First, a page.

According to “The Brave New World of Digital Personal Assistants” by German Economist Oliver Budzinski, the potential economic challenges resulting from the adoption of digital assistants can be categorized into five directions—“biased services, market power on the DPA market and economic dependence on a dominant DPA, potential leveraging of DPA suppliers’ market power into neighboring markets, personalized data (ab)use and privacy, and media bias and manipulation of public opinion” (Budzinski 1). This article mainly explores the first two directions.

Biased Services, Loss of Purchasing Behavior

First, the biased services provided by DPAs alter consumers’ purchasing behaviors entirely. This is because, while traditional e-commerce still leaves it to the consumers to search and read information on their own, voice-controlled DPAs can easily become an information gatekeeper for inattentive users. Under this situation, DPAs are “likely to be employed to induce their customers’ purchasing behavior according to the interests of their suppliers” (13). In the case that DPAs recommend products of their business partners or subsidiaries, naive consumers may simply rely on their virtual butlers’ suggestions or even relinquish their decision rights to the DPAs without further concern. Moreover, imperfect information may prevent even more rational consumers from exercising sufficient control over their digital agents, which also enables DPA suppliers to make DPAs suit their business interests at the expense of the users’ welfare.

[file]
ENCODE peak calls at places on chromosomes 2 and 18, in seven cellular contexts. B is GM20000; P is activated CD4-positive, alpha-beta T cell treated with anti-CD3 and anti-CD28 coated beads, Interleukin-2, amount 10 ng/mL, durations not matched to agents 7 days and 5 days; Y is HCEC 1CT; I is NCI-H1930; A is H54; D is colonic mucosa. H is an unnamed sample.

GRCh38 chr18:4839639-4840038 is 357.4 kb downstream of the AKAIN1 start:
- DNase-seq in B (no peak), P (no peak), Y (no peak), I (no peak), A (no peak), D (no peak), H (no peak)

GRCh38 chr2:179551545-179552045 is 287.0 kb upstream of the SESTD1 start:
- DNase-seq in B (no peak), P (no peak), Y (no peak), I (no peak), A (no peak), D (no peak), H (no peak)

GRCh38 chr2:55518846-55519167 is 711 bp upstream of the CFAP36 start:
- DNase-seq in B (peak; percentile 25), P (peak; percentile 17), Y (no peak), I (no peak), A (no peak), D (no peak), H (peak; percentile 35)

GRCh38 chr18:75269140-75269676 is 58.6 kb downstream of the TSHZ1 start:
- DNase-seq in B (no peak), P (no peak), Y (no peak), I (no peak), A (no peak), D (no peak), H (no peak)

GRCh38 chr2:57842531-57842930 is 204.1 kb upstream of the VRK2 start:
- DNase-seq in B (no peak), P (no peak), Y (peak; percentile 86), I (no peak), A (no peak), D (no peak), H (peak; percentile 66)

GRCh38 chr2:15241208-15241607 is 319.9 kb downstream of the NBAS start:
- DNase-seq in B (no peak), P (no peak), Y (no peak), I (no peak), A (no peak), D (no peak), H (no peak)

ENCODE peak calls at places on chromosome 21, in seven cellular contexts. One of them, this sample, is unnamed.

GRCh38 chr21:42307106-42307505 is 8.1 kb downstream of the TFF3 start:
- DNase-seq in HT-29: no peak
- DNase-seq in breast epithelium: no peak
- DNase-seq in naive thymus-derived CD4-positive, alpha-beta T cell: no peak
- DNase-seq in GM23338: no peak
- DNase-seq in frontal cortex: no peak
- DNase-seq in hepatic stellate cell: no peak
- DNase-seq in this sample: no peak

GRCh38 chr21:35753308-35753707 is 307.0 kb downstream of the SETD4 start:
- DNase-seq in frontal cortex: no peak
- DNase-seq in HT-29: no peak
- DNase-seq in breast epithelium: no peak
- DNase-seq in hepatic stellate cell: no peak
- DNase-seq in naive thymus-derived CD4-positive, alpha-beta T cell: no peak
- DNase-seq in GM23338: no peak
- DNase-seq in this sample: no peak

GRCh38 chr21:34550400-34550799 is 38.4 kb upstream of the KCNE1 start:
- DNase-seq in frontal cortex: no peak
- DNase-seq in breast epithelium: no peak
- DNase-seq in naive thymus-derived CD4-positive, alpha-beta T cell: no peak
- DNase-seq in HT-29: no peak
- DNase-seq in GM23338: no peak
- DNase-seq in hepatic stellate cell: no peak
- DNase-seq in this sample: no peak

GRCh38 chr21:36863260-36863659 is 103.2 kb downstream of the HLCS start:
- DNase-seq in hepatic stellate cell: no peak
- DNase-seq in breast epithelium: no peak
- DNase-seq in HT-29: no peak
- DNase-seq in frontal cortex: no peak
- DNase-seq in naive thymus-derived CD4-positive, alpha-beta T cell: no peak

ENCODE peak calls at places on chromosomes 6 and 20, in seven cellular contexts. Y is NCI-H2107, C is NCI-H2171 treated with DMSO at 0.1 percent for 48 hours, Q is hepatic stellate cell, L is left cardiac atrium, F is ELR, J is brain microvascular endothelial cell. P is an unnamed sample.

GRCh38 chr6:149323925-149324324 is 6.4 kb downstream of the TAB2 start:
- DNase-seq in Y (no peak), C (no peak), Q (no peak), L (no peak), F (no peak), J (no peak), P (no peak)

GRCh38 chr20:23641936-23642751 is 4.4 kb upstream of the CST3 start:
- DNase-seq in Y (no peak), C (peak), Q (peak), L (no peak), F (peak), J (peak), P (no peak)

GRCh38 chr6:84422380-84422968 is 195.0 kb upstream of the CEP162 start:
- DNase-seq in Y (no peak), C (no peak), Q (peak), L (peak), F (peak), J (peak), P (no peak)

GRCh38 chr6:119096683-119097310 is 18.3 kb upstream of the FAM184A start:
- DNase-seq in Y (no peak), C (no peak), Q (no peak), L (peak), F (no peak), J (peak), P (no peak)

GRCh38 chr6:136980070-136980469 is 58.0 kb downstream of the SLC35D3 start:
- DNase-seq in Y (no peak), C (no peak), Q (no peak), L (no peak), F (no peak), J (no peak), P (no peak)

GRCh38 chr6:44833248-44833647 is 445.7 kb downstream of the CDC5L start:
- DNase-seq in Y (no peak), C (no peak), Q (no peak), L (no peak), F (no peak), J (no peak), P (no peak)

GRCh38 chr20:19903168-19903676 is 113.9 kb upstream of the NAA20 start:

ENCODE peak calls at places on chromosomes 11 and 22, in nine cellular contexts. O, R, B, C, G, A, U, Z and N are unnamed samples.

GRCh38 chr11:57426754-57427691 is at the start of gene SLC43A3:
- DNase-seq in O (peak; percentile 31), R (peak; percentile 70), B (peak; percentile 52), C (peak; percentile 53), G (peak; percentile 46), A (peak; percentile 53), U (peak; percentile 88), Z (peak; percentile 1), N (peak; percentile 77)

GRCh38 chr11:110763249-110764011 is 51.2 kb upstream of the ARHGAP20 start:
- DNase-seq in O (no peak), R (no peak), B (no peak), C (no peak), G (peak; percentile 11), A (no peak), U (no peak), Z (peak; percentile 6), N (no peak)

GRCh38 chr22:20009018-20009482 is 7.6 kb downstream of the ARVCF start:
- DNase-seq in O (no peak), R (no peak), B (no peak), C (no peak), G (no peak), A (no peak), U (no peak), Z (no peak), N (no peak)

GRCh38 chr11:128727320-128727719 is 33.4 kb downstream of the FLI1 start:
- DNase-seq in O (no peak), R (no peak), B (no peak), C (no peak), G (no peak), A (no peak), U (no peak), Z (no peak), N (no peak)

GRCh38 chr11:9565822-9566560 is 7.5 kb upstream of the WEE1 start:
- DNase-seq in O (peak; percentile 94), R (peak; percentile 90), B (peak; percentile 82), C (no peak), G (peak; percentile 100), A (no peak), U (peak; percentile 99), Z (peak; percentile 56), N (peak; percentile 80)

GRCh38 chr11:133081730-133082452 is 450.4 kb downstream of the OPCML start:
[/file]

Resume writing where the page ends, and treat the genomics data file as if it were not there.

Since DPAs function based upon individualized data and algorithms, the DPA’s hidden agenda may be difficult to detect—this may be exacerbated if users get locked in to the services of a certain DPA. For instance, DPA suppliers may block the transferability of data among different assistants for strategic reasons so that users must spend significant additional time and effort to train a new assistant. Such incompatibilities among different DPAs increase switching costs and, thus, cause lock-ins and overdependence on one supplier due to the low interoperability of the product. Thus, switching to another DPA becomes disincentivized.

Dominant Suppliers, Lack of Choice